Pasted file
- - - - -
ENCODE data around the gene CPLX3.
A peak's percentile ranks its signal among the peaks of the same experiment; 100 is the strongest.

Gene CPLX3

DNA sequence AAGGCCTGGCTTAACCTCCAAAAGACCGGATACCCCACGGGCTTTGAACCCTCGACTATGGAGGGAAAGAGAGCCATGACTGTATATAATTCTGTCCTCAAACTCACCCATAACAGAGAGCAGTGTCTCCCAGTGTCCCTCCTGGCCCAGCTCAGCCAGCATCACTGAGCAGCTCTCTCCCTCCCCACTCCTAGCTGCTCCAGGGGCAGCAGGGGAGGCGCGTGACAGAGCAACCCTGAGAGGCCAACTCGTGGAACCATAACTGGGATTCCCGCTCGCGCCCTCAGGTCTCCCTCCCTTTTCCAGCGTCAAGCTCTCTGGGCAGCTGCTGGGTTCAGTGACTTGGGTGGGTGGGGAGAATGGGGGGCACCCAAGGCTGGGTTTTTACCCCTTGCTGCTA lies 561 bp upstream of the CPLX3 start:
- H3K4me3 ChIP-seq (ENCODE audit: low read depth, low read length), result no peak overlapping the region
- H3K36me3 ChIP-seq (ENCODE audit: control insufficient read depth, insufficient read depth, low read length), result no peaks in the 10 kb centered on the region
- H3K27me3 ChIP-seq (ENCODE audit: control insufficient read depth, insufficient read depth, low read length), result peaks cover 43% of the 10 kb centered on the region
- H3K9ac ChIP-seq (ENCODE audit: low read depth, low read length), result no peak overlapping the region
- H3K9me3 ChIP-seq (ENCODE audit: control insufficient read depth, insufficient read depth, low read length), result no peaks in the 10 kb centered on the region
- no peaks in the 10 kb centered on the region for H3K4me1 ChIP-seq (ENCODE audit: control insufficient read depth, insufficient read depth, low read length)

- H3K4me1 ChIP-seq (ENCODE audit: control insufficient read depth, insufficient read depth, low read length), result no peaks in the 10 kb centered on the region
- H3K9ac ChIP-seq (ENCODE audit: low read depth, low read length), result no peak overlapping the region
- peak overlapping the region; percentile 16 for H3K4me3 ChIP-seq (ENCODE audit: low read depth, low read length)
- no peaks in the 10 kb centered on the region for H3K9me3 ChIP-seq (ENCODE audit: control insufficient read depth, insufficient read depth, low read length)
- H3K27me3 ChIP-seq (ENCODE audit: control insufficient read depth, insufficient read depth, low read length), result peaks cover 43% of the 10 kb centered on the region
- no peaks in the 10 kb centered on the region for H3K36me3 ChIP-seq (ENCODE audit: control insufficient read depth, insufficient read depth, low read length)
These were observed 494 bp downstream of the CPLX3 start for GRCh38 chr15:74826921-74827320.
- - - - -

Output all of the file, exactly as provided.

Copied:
ENCODE data around the gene CPLX3.
A peak's percentile ranks its signal among the peaks of the same experiment; 100 is the strongest.

Gene CPLX3

DNA sequence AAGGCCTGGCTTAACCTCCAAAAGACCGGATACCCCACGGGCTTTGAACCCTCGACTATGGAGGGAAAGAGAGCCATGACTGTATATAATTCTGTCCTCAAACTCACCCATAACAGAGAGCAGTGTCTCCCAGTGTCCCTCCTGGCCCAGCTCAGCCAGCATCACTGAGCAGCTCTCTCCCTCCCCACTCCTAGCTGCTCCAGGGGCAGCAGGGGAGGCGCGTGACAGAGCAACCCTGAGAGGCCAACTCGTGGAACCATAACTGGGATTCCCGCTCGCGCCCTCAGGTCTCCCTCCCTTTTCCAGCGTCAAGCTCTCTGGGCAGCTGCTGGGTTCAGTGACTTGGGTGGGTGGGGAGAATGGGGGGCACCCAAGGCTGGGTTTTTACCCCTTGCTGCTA lies 561 bp upstream of the CPLX3 start:
- H3K4me3 ChIP-seq (ENCODE audit: low read depth, low read length), result no peak overlapping the region
- H3K36me3 ChIP-seq (ENCODE audit: control insufficient read depth, insufficient read depth, low read length), result no peaks in the 10 kb centered on the region
- H3K27me3 ChIP-seq (ENCODE audit: control insufficient read depth, insufficient read depth, low read length), result peaks cover 43% of the 10 kb centered on the region
- H3K9ac ChIP-seq (ENCODE audit: low read depth, low read length), result no peak overlapping the region
- H3K9me3 ChIP-seq (ENCODE audit: control insufficient read depth, insufficient read depth, low read length), result no peaks in the 10 kb centered on the region
- no peaks in the 10 kb centered on the region for H3K4me1 ChIP-seq (ENCODE audit: control insufficient read depth, insufficient read depth, low read length)

- H3K4me1 ChIP-seq (ENCODE audit: control insufficient read depth, insufficient read depth, low read length), result no peaks in the 10 kb centered on the region
- H3K9ac ChIP-seq (ENCODE audit: low read depth, low read length), result no peak overlapping the region
- peak overlapping the region; percentile 16 for H3K4me3 ChIP-seq (ENCODE audit: low read depth, low read length)
- no peaks in the 10 kb centered on the region for H3K9me3 ChIP-seq (ENCODE audit: control insufficient read depth, insufficient read depth, low read length)
- H3K27me3 ChIP-seq (ENCODE audit: control insufficient read depth, insufficient read depth, low read length), result peaks cover 43% of the 10 kb centered on the region
- no peaks in the 10 kb centered on the region for H3K36me3 ChIP-seq (ENCODE audit: control insufficient read depth, insufficient read depth, low read length)
These were observed 494 bp downstream of the CPLX3 start for GRCh38 chr15:74826921-74827320.